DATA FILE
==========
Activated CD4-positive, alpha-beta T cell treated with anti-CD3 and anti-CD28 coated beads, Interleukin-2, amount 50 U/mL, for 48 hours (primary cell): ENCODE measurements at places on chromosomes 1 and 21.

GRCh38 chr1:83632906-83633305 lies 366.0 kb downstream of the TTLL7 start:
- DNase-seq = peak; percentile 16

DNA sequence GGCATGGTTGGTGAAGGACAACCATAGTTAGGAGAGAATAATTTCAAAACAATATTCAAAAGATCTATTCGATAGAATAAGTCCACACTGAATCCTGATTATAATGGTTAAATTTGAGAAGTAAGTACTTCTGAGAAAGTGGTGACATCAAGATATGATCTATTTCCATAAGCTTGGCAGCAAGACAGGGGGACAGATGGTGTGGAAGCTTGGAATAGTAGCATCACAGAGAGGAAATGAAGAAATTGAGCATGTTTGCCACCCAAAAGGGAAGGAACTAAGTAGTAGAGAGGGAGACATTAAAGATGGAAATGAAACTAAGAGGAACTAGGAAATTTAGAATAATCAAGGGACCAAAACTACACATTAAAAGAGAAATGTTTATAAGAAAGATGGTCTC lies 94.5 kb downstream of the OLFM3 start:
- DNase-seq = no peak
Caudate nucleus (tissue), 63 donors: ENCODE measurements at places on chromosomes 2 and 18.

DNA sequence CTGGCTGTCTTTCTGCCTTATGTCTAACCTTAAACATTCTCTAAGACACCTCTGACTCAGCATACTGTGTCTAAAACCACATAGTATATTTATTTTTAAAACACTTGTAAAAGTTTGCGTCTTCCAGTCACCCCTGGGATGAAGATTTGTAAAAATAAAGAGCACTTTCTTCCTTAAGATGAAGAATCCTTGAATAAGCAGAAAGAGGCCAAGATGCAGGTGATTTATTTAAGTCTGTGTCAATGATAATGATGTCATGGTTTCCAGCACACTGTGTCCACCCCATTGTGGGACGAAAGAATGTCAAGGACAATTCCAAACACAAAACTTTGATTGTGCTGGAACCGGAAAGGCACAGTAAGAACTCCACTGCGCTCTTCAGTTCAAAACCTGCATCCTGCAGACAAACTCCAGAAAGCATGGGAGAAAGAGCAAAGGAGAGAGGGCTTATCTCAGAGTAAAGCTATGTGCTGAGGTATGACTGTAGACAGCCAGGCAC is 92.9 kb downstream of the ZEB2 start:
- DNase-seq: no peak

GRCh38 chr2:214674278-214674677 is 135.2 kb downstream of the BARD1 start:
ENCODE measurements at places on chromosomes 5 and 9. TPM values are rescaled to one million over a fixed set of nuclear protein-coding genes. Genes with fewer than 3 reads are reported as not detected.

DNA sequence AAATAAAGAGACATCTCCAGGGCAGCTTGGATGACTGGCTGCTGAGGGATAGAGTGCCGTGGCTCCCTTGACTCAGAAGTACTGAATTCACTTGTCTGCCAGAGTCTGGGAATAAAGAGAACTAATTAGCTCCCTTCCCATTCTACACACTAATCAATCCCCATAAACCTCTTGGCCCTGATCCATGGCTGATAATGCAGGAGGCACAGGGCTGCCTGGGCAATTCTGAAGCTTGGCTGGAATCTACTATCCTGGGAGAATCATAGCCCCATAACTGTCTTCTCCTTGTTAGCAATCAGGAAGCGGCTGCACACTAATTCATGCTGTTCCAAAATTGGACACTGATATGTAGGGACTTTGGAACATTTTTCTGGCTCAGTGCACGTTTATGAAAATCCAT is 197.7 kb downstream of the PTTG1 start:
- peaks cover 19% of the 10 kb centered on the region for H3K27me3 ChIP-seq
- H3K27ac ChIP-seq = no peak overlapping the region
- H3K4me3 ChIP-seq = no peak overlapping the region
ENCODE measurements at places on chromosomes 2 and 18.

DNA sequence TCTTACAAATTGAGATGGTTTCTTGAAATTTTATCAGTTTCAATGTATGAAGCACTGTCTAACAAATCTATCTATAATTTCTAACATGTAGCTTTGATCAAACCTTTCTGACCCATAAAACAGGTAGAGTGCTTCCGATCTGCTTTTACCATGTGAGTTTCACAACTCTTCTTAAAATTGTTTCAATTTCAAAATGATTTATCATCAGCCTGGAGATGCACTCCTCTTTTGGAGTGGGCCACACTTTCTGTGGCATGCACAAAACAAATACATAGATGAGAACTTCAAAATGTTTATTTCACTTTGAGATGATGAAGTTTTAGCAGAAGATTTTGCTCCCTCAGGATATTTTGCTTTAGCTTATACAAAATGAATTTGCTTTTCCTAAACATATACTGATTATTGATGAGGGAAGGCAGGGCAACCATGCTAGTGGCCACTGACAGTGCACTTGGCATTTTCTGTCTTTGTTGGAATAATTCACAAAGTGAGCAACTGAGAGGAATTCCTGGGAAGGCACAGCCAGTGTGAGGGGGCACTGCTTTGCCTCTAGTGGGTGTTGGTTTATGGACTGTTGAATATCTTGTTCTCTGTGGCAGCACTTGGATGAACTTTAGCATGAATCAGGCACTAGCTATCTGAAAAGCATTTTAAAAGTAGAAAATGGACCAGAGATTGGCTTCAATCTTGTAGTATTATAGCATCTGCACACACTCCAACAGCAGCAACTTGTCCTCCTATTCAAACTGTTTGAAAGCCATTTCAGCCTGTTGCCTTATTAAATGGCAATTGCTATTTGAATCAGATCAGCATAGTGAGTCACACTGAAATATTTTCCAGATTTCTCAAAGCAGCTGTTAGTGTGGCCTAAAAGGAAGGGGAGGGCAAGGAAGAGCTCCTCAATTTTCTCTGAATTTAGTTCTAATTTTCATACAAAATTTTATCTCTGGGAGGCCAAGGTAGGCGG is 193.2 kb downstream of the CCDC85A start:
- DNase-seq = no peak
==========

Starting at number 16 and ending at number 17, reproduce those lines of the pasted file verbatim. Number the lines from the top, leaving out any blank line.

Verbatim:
DNA sequence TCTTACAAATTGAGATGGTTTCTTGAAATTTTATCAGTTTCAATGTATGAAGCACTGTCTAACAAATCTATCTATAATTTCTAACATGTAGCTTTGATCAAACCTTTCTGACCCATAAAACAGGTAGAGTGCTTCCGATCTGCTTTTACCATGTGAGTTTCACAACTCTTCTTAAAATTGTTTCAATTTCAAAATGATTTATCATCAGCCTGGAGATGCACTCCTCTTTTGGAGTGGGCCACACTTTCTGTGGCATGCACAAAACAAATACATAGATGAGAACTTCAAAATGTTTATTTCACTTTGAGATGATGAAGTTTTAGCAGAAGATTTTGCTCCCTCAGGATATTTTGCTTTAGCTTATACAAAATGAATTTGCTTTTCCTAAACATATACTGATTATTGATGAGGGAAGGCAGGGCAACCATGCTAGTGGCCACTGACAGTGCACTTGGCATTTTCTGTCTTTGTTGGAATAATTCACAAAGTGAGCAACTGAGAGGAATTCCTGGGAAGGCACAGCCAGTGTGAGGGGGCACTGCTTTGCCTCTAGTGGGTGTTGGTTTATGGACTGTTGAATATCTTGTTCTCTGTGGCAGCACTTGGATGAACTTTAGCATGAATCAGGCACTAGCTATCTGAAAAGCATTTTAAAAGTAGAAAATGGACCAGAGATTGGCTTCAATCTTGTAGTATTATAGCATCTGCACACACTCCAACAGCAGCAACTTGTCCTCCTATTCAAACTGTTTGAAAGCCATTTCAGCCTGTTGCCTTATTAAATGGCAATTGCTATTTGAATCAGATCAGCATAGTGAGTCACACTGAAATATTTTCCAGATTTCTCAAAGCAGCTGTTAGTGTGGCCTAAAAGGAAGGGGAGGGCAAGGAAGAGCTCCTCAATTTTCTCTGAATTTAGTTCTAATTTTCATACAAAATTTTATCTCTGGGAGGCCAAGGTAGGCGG is 193.2 kb downstream of the CCDC85A start:
- DNase-seq = no peak